Making more output from a turbocharged engine has long been the lowest-hanging fruit of the tuning industry, especially when reflashing an ECU with a new map can easily make more power. Sometimes much more power.
That’s not the case here. The Ford Focus RS Mountune upgrade, available in Europe, gets only modest stated increases—20 horsepower and 26 lb-ft over the standard RS, a car rarely criticized for being short of firepower—but, crucially, it’s sold with Ford’s full approval and warranty support.
Mountune has a long history of extracting more power from production cars and working as a specialist race-engine builder, but in recent years it has become Ford of Europe’s go-to arm for tuning upgrades. As well as an ECU reflash, the RS375 kit brings high-flow silicone intake tubing, an upgraded recirculation valve, and what’s described as a sound suppressor to cut down on noise from the increase in boost. Most important, it also comes with Mountune badges to ruin the day of mere Focus RS drivers.
Any fears that such a modest increase in power and torque won’t be detectable are nullified as soon as you start to drive the RS375. These are big horses, the sort that get the Jockey Club ordering blood tests. The Mountune-tweaked car feels instantly keener and brawnier, pretty much across the entire rev range. We suspect the quoted gains are deliberately conservative to help appease Europe’s insurance companies.
The most obvious change is the Mountune car’s snappier responses on part throttle, with reduced lag and the sense of improved pickup at lower engine speeds. One also feels the midrange punching harder, and there’s a marked increase in enthusiasm for exploring the final 1000 rpm of the rev range. The engine sounds stronger, too, with louder induction noises that get very throaty on full acceleration, like Darth Vader making an obscene phone call.
Ford claims the power boost cuts two-tenths of a second from the Euro-spec RS’s claimed 4.7-second zero-to-62-mph time (we timed the standard car at 4.6 seconds to 60). We weren’t in any position to quantify the improvement, since our test car was riding on winter tires and being driven in the French Alps over roads often covered in ice and snow. But the low-grip surfaces gave the boosted RS a chance to show its enthusiasm for sending output to its clever torque-vectoring rear axle whenever possible. In slippery conditions, this can be felt working almost all the time, trying to keep the car on its intended line or to drift a little bit beyond it, even in the regular Dynamic mode and not the much lauded Drift mode. The sharpened engine responses were also both obvious and beneficial with the small accelerator openings required when driving on snow and ice.
Beyond the engine, the Mountune kit brings no other mechanical changes; the company does sell plenty of other aftermarket upgrades, although without the same level of warranty support. For its part, Ford is confident the standard RS brakes and chassis are more than up to dealing with the boost in output. We also can report that the RS rides noticeably better on winter tires than it does on summer-grade rubber, and the enthusiasm of the front wheels to sniff out and follow interesting bumps and cambers is at least partly muted.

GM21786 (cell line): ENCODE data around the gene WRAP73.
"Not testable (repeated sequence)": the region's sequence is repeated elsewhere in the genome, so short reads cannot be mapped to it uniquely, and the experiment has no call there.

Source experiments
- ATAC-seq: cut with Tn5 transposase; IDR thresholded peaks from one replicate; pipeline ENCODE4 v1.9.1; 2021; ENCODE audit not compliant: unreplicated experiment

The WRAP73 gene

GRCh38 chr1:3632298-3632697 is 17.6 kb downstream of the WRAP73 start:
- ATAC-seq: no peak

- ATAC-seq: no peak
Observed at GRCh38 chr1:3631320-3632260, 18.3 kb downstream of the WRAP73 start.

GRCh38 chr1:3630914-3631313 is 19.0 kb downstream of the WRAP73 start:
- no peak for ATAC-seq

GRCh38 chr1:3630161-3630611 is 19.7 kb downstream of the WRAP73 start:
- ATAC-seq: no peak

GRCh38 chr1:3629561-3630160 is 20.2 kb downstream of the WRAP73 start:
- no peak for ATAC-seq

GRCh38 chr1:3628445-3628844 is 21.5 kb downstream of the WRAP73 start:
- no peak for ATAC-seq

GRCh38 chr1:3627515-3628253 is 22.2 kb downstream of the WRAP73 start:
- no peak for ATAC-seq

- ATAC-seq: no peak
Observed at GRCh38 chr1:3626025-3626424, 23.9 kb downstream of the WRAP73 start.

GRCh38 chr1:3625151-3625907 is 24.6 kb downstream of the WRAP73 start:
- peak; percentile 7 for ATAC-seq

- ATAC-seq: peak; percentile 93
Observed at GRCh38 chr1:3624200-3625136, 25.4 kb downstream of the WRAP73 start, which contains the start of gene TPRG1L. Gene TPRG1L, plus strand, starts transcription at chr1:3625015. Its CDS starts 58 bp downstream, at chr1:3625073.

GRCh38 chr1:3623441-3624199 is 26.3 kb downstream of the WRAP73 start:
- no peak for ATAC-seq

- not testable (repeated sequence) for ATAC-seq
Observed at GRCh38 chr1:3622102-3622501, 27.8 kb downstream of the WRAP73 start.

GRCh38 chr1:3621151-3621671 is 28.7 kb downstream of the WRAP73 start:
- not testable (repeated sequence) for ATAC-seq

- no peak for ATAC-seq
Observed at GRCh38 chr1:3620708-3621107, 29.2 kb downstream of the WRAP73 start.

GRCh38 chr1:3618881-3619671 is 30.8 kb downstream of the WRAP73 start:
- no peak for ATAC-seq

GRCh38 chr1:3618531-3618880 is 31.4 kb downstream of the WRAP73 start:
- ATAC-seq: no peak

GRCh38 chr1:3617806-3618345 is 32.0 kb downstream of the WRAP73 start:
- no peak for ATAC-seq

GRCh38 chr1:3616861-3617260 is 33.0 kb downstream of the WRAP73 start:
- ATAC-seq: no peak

We’re sad to say this is another of those European stories that ends up being summarized with three words: not for us. Or, at least, not for now. Ford said it is still debating whether to bring the Mountune kit to other markets, including the United States, but it’s currently limited to Europe. In the U.K., it costs £900 ($1100 at current exchange rates) before installation at a Ford-approved Mountune dealer. That’s a steep price to pay compared to some of the cheaper ECU reflashes, many of which offer higher stated power increases, but the continued protection of the Ford warranty will be reassuring enough to persuade many RS owners to buy the kit. (U.S. do-it-yourselfers should visit www.mountuneusa.com or the outfit’s Carson, California, shop.)
We also presume that the Mountune-tweaked RS won’t be where the story ends—certainly not for European RS buyers. Ford made a more powerful RS500 version of the previous Focus RS, and we’ve already reported that there are plans to do something similar with the current car before it retires. Given that the last RS500 enjoyed an increase of 45 horsepower over the standard car, we can safely predict at least that much for the current RS, leapfrogging the output boost of the Mountune kit. That’s the upgrade we really hope Ford brings to the United States.
VEHICLE TYPE: front-engine, all-wheel-drive, 5-passenger, 4-door hatchback
ESTIMATED BASE PRICE: $34,500
ENGINE TYPE: turbocharged and intercooled DOHC 16-valve inline-4, aluminum block and head, direct fuel injection
Displacement: 138 cu in, 2261 cc
Power: 370 hp @ 6000 rpm
Torque: 376 lb-ft @ 2000 rpm
TRANSMISSION: 6-speed manual
Wheelbase: 104.3 in
Length: 172.8 in
Width: 71.8 in Height: 58.0 in
Passenger volume: 91 cu ft
Cargo volume: 20 cu ft
Curb weight (C/D est): 3450 lb
PERFORMANCE (C/D EST):
Zero to 60 mph: 4.4 sec
Zero to 100 mph: 12.9 sec
Standing ¼-mile: 13.3 sec
Top speed: 165 mph
FUEL ECONOMY (C/D EST):
EPA combined/city/highway driving: 22/19/25 mpg